One of the most significant aspects of the foregoing examination was the factartime Secretary of Defense asked CIA for independent evaluations of the effectiveness of US air strikes against North Vietnam. McNamara specifically stated that he wanted CIA's views and did not want the studies to be coordinated with DIA. the US Air Force, the JCS, or any other part of the Department oforeover. McNamara's requests went far beyond bomb damagewanted CIA to review the objectives of "Rolling Thunder" and to make judgments as to the current and potential likelihood of attaining those objectives through the employment of US air power. CIA respondedimely, professional, and objective fashion throughouteriod. Significantly the last report, briefly described above, came in8 at about the time McNamara was succeeded as Secretary of Defense by Clark Clifford and.hort time before President Johnson decidedartial halt of US bombing effective

Tactical Air Support) in South Vietnam

The employment of US air power In direct support of friendly forces in South Vietnam was accepted and supported by all concerned as an effective means of inflicting casualties on enemy troops, supporting the maneuvers of friendly troops or protecting them in defensive positions, and saving the lives of friendly forces. There were times, however, when US forces were criticized if air support caused undue civilian casualties or material damage under circumstances when ground commanders did not exercise sufficient care in authorizing and directing such air support, particularly in built-up or densely populated areas. Moreover, there were other times when friendly ground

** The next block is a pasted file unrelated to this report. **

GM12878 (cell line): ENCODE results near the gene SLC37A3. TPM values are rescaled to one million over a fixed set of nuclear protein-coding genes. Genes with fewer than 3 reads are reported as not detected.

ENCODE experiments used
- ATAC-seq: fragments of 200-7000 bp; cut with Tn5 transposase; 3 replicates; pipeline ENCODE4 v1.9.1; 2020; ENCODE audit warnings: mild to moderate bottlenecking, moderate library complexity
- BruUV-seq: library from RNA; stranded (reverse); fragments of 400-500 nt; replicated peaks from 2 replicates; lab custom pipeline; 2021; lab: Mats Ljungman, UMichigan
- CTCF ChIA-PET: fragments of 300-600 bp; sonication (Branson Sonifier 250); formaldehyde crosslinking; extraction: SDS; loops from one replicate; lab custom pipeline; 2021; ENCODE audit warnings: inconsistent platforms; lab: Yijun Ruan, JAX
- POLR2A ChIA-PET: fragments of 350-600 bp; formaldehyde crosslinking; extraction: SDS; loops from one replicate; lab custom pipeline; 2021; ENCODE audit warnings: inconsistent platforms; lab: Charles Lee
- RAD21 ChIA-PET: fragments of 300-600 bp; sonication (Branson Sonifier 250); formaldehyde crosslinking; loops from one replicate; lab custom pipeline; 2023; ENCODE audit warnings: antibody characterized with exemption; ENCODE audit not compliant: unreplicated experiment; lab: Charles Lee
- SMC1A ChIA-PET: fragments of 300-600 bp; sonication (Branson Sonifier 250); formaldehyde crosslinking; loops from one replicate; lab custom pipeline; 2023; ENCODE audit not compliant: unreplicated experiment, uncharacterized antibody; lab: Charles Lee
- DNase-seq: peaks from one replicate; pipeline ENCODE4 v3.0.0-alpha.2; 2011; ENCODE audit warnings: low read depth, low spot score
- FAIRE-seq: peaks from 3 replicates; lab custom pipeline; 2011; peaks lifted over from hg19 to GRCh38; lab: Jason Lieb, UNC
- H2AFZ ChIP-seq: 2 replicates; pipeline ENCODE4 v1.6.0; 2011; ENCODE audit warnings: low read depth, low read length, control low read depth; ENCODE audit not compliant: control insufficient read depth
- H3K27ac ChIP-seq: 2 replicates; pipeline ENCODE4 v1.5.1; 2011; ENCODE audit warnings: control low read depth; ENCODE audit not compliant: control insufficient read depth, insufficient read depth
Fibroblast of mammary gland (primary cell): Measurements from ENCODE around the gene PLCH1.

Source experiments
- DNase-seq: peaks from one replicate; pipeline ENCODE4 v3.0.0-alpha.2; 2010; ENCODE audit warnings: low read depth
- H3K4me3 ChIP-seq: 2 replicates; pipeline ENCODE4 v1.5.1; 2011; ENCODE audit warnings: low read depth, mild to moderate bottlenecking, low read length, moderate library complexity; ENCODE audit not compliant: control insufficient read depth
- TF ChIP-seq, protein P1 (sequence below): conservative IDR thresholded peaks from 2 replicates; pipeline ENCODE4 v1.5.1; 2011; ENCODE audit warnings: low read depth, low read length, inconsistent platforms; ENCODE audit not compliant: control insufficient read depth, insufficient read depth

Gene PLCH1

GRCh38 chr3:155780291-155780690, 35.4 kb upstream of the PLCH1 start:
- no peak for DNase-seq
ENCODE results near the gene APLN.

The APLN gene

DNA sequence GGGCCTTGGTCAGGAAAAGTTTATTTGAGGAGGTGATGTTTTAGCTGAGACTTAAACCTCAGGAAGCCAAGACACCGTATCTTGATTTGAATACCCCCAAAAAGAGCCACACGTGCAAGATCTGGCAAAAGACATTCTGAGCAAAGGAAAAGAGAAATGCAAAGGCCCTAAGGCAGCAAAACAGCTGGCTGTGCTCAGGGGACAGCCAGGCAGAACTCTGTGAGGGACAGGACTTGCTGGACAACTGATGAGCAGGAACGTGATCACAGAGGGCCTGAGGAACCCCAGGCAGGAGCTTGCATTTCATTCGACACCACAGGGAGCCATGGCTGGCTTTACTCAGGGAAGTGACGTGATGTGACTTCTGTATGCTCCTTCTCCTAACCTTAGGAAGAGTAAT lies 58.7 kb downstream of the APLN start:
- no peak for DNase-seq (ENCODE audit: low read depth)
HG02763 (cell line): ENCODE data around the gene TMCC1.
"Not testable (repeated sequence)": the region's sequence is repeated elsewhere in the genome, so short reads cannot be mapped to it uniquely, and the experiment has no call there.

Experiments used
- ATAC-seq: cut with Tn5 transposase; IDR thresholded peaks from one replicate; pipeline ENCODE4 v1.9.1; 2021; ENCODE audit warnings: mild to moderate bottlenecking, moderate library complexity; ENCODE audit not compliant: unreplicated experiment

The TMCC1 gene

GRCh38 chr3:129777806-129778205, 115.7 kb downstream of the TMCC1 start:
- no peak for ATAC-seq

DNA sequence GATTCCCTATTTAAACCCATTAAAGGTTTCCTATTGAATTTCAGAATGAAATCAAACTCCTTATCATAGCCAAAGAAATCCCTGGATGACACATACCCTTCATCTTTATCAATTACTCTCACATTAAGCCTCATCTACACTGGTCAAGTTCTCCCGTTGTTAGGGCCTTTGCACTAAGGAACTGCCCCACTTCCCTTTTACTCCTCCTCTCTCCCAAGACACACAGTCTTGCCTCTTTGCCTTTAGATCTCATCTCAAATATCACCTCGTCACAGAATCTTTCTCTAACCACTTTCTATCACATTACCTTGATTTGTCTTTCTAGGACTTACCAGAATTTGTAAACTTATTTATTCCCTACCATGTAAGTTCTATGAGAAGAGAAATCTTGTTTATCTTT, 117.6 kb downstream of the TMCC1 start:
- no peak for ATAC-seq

forces were fuullcd for becoming too dependent on inch external firepower and for not relying enough on their own capabilities of fire and maneuvers.

There was little eontrosersy over the employment of US air power to interdict the movement of enemy forces and supplies through the Laotian corridor, through tbend along lines of communications inside North Vietnam leading lo Laos or the DMZ. (Interdiction of enemy lines of communications through Cambodia and the bombing of enemy base areas in Cambodiaifferent story, and will be discussed later in thishe overall effectiveness of US interdiction efforts, however, was another question. Generally il was concluded that although these operations caused considerable enemy casualties, loss of supplies, materiel damage, and disruption of the infiltration system, they were not decisive and did not impair Hanoi's ability to carry on Ihe war aguinst Southajor reason for that lackecisive effect on tlie war was that there was no parallel, sustained ground effort in Laos to block the enemy's supply routes North Vietnam had the manpower torolonged conflict and Its materiel losses were replaced by ihe Soviet Union and China.

Inecretary of Defense McNamara decided lo. normally employedtrategic role, to the US tactical air arsenal in Southeast Asia.2 strikes (identified as Arc Light) were limited to targets inside South Vietnam, but they were extended to targets in Laos in6 and later to targets in the remote northwestern region of North Vietnam. They were not directed against defended areas of North Vietnam at this time because of the risk of2 lo enemy air defenses and the attendant psychological, political, and military repercussions.egan the so-called "secret bombing" of enemy bases In Cambodia int continued until the allied incursion into Cambodia in2 operations in later phases of the war will be discussed in subsequent sections.)